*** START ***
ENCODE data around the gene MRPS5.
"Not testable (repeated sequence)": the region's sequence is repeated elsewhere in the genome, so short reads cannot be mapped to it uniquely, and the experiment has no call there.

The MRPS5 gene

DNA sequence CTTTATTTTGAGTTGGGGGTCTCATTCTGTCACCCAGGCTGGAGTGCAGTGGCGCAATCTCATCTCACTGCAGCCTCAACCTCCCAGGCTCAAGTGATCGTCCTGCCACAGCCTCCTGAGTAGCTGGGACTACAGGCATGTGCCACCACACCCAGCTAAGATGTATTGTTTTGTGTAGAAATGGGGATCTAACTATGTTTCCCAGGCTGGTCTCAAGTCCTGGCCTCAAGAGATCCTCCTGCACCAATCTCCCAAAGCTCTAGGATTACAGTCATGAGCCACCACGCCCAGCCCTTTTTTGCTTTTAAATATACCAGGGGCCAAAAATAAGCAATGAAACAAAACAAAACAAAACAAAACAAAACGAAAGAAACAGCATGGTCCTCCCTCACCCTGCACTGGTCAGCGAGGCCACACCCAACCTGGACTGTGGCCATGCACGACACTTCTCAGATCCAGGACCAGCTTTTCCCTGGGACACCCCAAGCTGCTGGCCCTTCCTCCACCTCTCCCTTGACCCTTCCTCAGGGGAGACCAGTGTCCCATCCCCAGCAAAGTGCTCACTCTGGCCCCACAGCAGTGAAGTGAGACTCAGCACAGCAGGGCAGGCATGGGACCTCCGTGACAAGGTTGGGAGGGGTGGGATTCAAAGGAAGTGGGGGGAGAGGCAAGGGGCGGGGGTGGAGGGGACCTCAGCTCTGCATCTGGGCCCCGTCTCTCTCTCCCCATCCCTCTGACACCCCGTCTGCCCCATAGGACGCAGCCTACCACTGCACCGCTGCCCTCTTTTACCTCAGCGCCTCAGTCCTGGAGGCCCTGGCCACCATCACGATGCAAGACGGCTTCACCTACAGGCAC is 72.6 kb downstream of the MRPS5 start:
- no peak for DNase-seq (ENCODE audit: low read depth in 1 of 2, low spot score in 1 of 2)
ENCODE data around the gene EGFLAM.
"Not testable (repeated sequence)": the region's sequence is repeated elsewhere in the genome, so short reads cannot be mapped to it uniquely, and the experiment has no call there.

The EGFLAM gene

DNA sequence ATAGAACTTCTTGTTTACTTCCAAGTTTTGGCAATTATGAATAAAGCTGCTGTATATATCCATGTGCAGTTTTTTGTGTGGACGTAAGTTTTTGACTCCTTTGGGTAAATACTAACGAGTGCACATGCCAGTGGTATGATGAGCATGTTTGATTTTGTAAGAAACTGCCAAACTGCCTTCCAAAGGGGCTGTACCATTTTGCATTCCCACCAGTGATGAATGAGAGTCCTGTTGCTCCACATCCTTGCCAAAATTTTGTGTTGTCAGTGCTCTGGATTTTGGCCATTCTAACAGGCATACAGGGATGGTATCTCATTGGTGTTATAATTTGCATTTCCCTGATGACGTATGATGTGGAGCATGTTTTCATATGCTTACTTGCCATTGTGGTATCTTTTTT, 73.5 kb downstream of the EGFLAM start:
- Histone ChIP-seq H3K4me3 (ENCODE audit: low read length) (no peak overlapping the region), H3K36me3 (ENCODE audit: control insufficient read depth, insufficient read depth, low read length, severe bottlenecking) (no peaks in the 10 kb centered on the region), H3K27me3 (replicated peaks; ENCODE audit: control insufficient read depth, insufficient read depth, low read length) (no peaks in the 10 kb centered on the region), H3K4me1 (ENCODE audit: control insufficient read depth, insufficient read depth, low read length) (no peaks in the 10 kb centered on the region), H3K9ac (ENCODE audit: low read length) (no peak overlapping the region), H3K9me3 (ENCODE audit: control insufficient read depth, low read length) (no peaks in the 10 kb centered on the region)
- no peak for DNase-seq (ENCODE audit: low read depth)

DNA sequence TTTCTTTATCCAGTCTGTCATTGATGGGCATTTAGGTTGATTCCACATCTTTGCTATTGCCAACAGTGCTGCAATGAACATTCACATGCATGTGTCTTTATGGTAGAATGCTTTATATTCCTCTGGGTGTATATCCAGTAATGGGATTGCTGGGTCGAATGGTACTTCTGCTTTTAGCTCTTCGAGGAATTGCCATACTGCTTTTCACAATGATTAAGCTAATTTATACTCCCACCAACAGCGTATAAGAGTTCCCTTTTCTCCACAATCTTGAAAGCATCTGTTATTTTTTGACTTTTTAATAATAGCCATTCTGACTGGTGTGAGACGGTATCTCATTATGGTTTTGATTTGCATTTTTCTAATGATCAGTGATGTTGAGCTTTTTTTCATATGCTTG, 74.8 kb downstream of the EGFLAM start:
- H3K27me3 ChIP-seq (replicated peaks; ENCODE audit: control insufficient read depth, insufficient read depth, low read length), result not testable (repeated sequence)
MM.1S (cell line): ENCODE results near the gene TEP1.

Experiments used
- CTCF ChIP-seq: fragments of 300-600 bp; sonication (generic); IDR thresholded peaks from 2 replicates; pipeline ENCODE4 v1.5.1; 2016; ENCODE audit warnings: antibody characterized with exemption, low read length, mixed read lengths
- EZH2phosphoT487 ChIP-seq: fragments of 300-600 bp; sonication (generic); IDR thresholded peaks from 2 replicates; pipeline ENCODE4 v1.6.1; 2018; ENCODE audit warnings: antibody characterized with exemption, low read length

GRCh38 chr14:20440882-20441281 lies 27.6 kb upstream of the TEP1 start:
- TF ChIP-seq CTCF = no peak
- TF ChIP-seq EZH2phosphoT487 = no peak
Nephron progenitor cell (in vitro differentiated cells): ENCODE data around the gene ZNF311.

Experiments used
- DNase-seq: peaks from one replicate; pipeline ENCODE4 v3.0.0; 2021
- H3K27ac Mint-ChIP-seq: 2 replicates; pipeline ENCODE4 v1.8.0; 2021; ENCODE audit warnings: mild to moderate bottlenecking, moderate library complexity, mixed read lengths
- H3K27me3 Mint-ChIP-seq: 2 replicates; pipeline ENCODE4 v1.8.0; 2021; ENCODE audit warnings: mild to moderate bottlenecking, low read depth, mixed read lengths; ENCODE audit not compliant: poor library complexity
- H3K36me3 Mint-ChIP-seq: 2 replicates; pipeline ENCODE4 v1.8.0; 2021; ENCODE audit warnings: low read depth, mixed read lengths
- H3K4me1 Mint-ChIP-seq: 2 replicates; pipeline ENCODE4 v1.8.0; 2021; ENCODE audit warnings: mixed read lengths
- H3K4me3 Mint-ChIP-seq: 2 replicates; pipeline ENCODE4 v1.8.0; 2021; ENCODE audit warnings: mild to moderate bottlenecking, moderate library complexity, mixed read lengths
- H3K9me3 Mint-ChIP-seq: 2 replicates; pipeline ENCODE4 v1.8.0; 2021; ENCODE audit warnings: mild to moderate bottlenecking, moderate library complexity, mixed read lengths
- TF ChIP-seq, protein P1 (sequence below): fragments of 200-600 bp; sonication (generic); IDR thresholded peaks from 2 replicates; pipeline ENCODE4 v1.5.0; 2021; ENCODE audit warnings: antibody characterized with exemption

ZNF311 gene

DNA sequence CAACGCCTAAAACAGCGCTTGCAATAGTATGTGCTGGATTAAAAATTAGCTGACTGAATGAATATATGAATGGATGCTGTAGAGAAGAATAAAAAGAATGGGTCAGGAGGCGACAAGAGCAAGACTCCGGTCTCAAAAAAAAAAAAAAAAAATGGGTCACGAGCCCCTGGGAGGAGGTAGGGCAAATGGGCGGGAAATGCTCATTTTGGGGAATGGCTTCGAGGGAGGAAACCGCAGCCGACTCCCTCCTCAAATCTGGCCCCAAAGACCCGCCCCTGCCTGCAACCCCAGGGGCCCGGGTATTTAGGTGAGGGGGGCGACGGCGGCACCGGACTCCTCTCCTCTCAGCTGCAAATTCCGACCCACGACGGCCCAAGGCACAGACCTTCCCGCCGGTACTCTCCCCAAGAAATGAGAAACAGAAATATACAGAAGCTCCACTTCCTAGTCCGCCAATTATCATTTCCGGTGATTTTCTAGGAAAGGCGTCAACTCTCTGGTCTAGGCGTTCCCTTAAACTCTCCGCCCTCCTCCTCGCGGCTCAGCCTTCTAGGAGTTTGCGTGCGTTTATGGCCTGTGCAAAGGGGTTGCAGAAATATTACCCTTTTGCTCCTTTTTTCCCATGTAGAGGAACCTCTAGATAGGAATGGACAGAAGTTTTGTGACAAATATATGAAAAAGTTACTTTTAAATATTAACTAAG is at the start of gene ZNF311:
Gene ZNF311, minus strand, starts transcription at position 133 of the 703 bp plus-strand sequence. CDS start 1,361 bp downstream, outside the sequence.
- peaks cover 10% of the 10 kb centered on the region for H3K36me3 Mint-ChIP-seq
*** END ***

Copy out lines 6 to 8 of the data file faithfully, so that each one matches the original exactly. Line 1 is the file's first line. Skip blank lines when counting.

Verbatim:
ENCODE data around the gene EGFLAM.
"Not testable (repeated sequence)": the region's sequence is repeated elsewhere in the genome, so short reads cannot be mapped to it uniquely, and the experiment has no call there.

The EGFLAM gene